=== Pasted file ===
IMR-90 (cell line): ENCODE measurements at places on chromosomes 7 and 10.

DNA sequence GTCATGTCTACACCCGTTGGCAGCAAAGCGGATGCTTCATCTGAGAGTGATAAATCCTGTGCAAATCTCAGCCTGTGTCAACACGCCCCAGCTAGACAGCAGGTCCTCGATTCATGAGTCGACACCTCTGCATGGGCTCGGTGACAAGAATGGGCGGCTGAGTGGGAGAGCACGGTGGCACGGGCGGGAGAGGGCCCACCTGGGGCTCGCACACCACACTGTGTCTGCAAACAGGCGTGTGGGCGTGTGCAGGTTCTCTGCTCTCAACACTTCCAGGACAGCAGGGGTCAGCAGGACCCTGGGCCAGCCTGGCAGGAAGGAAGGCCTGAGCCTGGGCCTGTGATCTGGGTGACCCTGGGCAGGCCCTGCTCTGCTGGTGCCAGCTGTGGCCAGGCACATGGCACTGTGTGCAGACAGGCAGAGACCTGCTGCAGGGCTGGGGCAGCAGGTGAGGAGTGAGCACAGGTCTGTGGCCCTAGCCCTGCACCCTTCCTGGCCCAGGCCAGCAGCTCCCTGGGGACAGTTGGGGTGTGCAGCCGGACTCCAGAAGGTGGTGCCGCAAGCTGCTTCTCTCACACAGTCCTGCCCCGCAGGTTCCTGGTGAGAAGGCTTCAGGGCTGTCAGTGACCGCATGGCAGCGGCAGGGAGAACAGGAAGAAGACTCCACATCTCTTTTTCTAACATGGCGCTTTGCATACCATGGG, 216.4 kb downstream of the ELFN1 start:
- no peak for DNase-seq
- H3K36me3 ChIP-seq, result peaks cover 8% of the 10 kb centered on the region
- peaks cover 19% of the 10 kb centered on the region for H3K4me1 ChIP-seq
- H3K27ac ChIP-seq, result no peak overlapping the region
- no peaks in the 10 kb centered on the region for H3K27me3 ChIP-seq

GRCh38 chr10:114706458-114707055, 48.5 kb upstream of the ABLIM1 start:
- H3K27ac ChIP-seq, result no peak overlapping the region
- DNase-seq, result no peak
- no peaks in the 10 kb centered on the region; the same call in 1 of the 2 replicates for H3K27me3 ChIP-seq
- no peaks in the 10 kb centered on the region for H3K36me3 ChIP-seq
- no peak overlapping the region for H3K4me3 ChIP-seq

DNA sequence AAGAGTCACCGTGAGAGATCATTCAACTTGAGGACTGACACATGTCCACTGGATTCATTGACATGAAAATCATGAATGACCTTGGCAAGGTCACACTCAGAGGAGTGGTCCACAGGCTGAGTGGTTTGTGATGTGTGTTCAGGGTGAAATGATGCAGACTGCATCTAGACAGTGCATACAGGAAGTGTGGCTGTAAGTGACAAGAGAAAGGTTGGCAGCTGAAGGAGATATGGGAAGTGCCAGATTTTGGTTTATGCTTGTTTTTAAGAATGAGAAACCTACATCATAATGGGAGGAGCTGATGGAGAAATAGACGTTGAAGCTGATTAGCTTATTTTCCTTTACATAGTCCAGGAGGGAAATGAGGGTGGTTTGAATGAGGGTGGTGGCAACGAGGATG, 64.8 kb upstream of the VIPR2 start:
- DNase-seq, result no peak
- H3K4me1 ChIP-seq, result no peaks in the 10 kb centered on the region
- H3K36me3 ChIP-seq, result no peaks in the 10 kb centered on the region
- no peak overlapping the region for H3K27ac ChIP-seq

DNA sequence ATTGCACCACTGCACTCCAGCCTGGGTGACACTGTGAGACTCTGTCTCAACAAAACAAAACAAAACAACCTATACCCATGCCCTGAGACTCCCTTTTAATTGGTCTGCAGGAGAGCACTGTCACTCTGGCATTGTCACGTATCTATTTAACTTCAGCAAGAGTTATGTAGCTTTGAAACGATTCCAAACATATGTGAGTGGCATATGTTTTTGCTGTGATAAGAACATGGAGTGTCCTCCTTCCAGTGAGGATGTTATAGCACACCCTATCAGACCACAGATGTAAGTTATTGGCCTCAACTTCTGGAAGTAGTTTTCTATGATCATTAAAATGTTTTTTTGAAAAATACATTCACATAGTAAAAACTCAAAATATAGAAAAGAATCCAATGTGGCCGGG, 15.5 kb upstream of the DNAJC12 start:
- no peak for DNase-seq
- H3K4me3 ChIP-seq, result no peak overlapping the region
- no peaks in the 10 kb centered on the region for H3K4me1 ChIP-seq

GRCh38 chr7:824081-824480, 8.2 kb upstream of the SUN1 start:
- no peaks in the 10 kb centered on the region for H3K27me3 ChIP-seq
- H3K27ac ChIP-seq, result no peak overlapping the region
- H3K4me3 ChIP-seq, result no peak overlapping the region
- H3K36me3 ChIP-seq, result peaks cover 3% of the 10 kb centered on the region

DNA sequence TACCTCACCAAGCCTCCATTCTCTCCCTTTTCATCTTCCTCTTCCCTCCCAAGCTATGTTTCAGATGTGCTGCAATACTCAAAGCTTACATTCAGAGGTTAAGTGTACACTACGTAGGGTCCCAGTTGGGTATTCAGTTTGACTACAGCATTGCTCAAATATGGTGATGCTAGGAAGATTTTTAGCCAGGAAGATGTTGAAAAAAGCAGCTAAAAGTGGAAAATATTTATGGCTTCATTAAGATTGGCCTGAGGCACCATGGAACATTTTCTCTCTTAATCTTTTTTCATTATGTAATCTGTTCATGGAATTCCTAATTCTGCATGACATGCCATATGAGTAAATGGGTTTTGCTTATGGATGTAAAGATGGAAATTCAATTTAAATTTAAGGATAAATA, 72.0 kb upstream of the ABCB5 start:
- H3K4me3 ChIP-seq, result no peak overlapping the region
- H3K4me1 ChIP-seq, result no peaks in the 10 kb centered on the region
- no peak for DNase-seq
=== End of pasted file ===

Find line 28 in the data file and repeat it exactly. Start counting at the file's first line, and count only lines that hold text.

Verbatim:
DNA sequence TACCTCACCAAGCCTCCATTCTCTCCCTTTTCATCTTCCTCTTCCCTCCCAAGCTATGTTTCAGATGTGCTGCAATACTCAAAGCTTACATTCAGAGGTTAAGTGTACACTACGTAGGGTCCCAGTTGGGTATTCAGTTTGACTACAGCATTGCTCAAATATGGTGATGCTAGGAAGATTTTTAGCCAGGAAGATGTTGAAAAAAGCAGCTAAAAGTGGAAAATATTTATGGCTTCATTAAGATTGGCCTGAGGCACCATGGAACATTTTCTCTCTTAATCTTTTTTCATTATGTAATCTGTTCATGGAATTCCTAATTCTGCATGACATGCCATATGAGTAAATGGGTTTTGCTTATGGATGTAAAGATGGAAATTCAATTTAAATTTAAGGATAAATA, 72.0 kb upstream of the ABCB5 start: